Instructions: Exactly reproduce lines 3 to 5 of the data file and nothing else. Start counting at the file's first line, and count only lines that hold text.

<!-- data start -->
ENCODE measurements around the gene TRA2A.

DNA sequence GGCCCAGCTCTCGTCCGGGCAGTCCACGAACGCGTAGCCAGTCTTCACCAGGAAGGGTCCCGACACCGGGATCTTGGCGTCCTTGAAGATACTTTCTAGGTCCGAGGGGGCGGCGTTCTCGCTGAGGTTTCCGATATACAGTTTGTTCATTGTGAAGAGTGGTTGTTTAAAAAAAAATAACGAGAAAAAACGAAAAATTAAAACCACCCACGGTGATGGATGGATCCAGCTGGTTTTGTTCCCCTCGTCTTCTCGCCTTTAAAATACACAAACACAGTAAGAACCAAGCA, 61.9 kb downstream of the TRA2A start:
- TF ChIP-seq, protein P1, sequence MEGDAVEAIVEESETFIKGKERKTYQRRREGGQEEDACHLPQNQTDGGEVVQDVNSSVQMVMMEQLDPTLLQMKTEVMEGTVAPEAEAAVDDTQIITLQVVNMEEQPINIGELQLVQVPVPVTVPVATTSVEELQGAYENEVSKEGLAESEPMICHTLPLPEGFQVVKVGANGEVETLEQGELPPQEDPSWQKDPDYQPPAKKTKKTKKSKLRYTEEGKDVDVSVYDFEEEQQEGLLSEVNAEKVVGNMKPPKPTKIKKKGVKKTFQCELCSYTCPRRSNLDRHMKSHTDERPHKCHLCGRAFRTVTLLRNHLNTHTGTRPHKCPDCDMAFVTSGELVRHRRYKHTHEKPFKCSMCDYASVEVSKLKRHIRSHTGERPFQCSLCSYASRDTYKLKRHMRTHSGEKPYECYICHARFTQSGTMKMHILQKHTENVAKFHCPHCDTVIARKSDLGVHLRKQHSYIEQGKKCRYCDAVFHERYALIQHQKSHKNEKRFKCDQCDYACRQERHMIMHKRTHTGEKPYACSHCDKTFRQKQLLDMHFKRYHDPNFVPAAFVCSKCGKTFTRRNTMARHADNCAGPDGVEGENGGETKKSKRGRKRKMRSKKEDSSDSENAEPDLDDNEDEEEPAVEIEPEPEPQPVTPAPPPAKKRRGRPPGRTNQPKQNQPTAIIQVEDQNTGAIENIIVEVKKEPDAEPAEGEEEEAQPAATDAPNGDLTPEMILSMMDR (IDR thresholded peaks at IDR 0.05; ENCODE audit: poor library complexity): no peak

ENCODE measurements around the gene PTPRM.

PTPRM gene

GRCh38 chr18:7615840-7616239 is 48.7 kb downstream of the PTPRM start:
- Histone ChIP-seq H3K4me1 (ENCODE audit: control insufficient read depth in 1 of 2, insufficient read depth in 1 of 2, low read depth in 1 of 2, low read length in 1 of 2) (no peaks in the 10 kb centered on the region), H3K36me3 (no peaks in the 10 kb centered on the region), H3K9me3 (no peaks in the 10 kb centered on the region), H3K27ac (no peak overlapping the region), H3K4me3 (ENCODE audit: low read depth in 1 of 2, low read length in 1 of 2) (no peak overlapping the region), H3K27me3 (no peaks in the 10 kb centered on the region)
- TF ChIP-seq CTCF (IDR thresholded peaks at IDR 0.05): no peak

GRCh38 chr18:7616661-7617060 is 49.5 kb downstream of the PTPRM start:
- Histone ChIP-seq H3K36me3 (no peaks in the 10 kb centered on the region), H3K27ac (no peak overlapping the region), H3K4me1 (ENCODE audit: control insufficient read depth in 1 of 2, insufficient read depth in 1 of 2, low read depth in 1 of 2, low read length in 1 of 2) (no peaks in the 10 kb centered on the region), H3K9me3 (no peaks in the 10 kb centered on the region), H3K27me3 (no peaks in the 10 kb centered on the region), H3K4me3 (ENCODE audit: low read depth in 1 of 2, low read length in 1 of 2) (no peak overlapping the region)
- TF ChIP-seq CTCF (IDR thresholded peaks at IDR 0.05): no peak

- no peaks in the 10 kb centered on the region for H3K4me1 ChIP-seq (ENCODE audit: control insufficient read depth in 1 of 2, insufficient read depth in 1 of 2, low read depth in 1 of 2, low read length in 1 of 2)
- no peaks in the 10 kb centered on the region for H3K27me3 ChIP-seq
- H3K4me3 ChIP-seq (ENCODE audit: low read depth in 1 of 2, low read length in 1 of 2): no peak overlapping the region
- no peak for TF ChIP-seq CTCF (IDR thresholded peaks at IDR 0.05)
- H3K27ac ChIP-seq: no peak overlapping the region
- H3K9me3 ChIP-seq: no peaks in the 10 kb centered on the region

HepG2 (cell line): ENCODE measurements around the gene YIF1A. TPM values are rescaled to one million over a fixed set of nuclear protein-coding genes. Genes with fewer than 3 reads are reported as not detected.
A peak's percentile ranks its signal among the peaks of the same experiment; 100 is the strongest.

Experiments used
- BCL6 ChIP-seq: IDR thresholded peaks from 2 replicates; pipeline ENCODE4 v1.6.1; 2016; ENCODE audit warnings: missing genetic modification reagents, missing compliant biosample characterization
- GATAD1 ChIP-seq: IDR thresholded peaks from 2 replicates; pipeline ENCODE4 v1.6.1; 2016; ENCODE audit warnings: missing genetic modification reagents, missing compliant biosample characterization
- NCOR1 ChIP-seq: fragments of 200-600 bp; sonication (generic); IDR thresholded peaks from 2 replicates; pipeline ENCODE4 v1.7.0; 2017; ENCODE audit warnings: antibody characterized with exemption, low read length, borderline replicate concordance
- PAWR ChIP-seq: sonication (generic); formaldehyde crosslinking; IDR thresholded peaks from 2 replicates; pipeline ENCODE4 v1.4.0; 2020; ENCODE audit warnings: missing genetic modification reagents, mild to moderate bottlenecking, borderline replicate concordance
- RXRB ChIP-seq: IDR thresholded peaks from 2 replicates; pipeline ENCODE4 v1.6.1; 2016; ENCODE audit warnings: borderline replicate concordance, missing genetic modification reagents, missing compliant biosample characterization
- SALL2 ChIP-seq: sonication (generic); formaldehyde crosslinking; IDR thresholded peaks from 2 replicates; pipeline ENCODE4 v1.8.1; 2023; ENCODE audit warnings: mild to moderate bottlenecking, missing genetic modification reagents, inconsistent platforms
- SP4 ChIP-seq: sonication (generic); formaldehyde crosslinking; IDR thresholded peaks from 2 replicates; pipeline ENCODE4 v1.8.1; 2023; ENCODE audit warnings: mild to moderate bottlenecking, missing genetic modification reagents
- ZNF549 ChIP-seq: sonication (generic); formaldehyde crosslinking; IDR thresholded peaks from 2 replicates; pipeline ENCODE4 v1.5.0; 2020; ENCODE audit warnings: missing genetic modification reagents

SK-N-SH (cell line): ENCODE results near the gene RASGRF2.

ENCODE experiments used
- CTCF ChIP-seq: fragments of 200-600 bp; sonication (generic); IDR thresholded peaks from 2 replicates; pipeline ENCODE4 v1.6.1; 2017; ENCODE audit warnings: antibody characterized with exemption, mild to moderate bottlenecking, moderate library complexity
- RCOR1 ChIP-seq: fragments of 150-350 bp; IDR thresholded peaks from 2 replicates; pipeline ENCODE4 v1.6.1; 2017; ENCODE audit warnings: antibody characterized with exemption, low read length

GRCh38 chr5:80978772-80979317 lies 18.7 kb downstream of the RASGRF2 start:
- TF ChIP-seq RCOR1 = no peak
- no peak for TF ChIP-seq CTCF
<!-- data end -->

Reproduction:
- TF ChIP-seq, protein P1, sequence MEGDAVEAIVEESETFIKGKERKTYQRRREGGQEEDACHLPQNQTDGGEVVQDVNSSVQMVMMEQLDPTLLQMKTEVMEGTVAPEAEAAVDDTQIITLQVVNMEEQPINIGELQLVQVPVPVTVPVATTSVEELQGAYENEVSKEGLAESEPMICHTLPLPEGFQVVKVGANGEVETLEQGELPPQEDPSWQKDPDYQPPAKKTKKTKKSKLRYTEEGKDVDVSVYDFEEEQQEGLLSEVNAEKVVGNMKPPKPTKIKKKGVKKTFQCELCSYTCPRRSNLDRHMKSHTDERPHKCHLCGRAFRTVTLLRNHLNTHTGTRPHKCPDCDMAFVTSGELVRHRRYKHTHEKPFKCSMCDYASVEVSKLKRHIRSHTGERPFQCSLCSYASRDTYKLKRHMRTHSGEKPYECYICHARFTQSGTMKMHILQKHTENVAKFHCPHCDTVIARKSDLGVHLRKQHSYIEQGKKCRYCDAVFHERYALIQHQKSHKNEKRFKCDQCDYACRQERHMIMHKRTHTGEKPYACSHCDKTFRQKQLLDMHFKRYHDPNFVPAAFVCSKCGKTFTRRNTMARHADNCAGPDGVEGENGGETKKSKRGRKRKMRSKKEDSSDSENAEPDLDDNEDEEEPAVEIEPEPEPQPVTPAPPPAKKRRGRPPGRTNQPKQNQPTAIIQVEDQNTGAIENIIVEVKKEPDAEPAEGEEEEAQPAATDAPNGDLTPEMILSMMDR (IDR thresholded peaks at IDR 0.05; ENCODE audit: poor library complexity): no peak

ENCODE measurements around the gene PTPRM.

PTPRM gene